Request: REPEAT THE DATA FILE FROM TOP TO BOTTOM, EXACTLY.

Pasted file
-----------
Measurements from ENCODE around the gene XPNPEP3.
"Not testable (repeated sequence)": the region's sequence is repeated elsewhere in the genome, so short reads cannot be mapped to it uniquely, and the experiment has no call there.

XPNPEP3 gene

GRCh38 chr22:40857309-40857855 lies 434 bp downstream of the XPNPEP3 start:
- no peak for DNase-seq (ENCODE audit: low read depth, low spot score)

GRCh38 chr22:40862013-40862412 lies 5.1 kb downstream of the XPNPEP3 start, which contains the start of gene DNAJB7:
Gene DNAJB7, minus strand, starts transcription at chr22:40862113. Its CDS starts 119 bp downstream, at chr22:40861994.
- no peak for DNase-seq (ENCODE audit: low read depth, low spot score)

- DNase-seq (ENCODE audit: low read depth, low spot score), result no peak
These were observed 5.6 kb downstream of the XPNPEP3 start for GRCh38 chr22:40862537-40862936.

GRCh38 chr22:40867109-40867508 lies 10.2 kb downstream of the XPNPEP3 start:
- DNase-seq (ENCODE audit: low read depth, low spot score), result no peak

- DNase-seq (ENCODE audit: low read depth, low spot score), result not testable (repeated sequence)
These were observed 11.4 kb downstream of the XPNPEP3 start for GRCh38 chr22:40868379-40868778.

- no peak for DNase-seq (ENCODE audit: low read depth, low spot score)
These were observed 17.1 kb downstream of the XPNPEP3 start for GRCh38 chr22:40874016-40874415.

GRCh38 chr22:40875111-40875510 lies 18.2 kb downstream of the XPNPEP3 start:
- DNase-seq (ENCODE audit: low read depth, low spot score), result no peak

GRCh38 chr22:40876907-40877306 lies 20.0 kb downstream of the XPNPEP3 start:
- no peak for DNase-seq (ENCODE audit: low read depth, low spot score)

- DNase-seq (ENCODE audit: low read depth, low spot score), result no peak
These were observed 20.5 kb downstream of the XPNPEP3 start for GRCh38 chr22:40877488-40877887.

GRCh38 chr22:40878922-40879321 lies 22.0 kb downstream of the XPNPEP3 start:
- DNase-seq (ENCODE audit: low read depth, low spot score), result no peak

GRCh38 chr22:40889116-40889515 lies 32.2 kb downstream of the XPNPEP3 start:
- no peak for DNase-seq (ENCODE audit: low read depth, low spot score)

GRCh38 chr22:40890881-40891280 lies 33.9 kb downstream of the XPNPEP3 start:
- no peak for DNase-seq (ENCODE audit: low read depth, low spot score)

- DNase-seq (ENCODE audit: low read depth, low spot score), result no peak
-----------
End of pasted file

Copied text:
Measurements from ENCODE around the gene XPNPEP3.
"Not testable (repeated sequence)": the region's sequence is repeated elsewhere in the genome, so short reads cannot be mapped to it uniquely, and the experiment has no call there.

XPNPEP3 gene

GRCh38 chr22:40857309-40857855 lies 434 bp downstream of the XPNPEP3 start:
- no peak for DNase-seq (ENCODE audit: low read depth, low spot score)

GRCh38 chr22:40862013-40862412 lies 5.1 kb downstream of the XPNPEP3 start, which contains the start of gene DNAJB7:
Gene DNAJB7, minus strand, starts transcription at chr22:40862113. Its CDS starts 119 bp downstream, at chr22:40861994.
- no peak for DNase-seq (ENCODE audit: low read depth, low spot score)

- DNase-seq (ENCODE audit: low read depth, low spot score), result no peak
These were observed 5.6 kb downstream of the XPNPEP3 start for GRCh38 chr22:40862537-40862936.

GRCh38 chr22:40867109-40867508 lies 10.2 kb downstream of the XPNPEP3 start:
- DNase-seq (ENCODE audit: low read depth, low spot score), result no peak

- DNase-seq (ENCODE audit: low read depth, low spot score), result not testable (repeated sequence)
These were observed 11.4 kb downstream of the XPNPEP3 start for GRCh38 chr22:40868379-40868778.

- no peak for DNase-seq (ENCODE audit: low read depth, low spot score)
These were observed 17.1 kb downstream of the XPNPEP3 start for GRCh38 chr22:40874016-40874415.

GRCh38 chr22:40875111-40875510 lies 18.2 kb downstream of the XPNPEP3 start:
- DNase-seq (ENCODE audit: low read depth, low spot score), result no peak

GRCh38 chr22:40876907-40877306 lies 20.0 kb downstream of the XPNPEP3 start:
- no peak for DNase-seq (ENCODE audit: low read depth, low spot score)

- DNase-seq (ENCODE audit: low read depth, low spot score), result no peak
These were observed 20.5 kb downstream of the XPNPEP3 start for GRCh38 chr22:40877488-40877887.

GRCh38 chr22:40878922-40879321 lies 22.0 kb downstream of the XPNPEP3 start:
- DNase-seq (ENCODE audit: low read depth, low spot score), result no peak

GRCh38 chr22:40889116-40889515 lies 32.2 kb downstream of the XPNPEP3 start:
- no peak for DNase-seq (ENCODE audit: low read depth, low spot score)

GRCh38 chr22:40890881-40891280 lies 33.9 kb downstream of the XPNPEP3 start:
- no peak for DNase-seq (ENCODE audit: low read depth, low spot score)

- DNase-seq (ENCODE audit: low read depth, low spot score), result no peak